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Our confirmed Keynote Speakers include the following:

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S. George Djorgovski
Professor of Astronomy, California Institute of Technology

Keynote Slides

Science in Cyberspace

S. George Djorgovski is a Professor of Astronomy and a Co-Director of the Center for Advanced Computing Research at Caltech, and the Director of the Meta-Institute for Computational Astrophysics. After receiving his PhD from UC Berkeley, he was a Harvard Junior Fellow, before joining the Caltech faculty in 1987. He was a Presidential Young Investigator, an Alfred P. Sloan Foundation Fellow, among other honors and distinctions, and he is an author or coauthor of several hundred professional publications.

He was one of the founders of the Virtual Observatory concept, and was the Chairman of the US Nat'l Virtual Observatory Science Definition Team. He was or is the PI or a Co-PI of several major digital sky surveys. His e-Scientific interests include definition and development of the universal methodology, tools, and frameworks for data-intensive and computationally-enabled science, various aspects of data mining and virtual scientific organizations. His astrophysical interests include digital sky surveys, exploration of observable parameter spaces, formation and early evolution of quasars, galaxies, and other cosmic structures, time-domain astronomy, and the nature of the dark energy.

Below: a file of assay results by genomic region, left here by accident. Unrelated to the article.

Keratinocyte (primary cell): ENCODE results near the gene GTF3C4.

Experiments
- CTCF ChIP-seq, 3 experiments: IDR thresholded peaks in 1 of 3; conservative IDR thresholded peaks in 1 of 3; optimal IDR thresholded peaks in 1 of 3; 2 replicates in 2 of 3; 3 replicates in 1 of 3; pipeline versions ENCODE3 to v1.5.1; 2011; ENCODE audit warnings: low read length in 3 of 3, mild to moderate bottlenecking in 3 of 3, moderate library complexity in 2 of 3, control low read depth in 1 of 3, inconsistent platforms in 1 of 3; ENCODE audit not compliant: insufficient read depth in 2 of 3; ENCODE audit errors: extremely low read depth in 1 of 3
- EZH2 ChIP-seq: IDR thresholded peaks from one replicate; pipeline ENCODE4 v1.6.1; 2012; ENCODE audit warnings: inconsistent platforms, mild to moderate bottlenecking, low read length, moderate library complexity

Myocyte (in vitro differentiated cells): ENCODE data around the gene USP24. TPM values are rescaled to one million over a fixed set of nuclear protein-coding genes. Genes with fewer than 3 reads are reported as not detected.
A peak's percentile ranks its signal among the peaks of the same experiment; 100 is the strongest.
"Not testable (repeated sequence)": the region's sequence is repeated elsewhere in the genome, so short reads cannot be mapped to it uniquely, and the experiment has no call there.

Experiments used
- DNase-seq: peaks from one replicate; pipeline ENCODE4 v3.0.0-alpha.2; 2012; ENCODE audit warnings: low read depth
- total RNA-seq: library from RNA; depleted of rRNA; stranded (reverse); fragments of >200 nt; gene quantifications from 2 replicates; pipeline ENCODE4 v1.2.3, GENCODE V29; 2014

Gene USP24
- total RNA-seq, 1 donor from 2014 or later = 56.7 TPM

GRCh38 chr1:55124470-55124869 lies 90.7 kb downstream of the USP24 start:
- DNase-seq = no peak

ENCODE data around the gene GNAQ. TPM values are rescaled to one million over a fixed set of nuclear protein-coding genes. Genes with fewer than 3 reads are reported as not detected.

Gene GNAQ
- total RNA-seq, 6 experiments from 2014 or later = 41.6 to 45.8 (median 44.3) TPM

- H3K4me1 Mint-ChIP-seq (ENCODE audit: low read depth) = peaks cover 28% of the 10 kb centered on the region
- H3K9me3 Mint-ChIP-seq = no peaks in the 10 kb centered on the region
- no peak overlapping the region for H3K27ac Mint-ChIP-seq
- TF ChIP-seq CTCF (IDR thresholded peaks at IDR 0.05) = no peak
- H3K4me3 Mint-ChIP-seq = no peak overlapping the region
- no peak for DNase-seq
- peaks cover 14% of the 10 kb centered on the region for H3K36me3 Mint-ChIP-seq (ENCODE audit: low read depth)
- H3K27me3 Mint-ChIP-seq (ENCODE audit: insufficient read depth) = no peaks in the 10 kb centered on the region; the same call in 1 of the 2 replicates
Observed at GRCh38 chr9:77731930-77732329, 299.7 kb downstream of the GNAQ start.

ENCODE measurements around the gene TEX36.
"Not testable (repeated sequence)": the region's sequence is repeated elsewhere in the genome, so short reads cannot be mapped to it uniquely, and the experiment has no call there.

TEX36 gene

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Thom Dunning
Director, National Centre for Supercomputing Applications (NCSA)

Keynote Slides

Blue Waters: An Extraordinary Computer to Enable Extraordinary Research

Thom Dunning is the director of the Institute for Advanced Computing Applications and Technologies and the National Center for Supercomputing Applications at the University of Illinois at Urbana-Champaign. He also holds an endowed position as Distinguished Chair for Research Excellence in Chemistry and professor in the Department of Chemistry.

As leader of IACAT/NCSA, Dunning leads a staff of approximately 300 technologists and scientists who:

  • provide and support high-performance computing, data-intensive computing, and networking resources;
  • explore innovative computing architectures and techniques to achieve petascale (and beyond) science;
  • develop cyberenvironments tailored to the needs of research communities and software and tools to improve cybersecurity;
  • create artful visualizations of scientific phenomena;
  • and help prepare the next generation of scientists and engineers.

Dunning previously held leadership positions at the Joint Institute for Computational Sciences at the University of Tennessee and Oak Ridge National Laboratory, the University of North Carolina System, the Office of Science at the U.S. Department of Energy, the Environmental Molecular Sciences Laboratory at Pacific Northwest National Laboratory, Argonne National Laboratory, and Los Alamos National Laboratory. He was instrumental in creating DOE's Scientific Discovery through Advanced Computing (SciDAC) program, the federal government's first comprehensive program aimed at developing the software infrastructure needed for leadership-class scientific computing.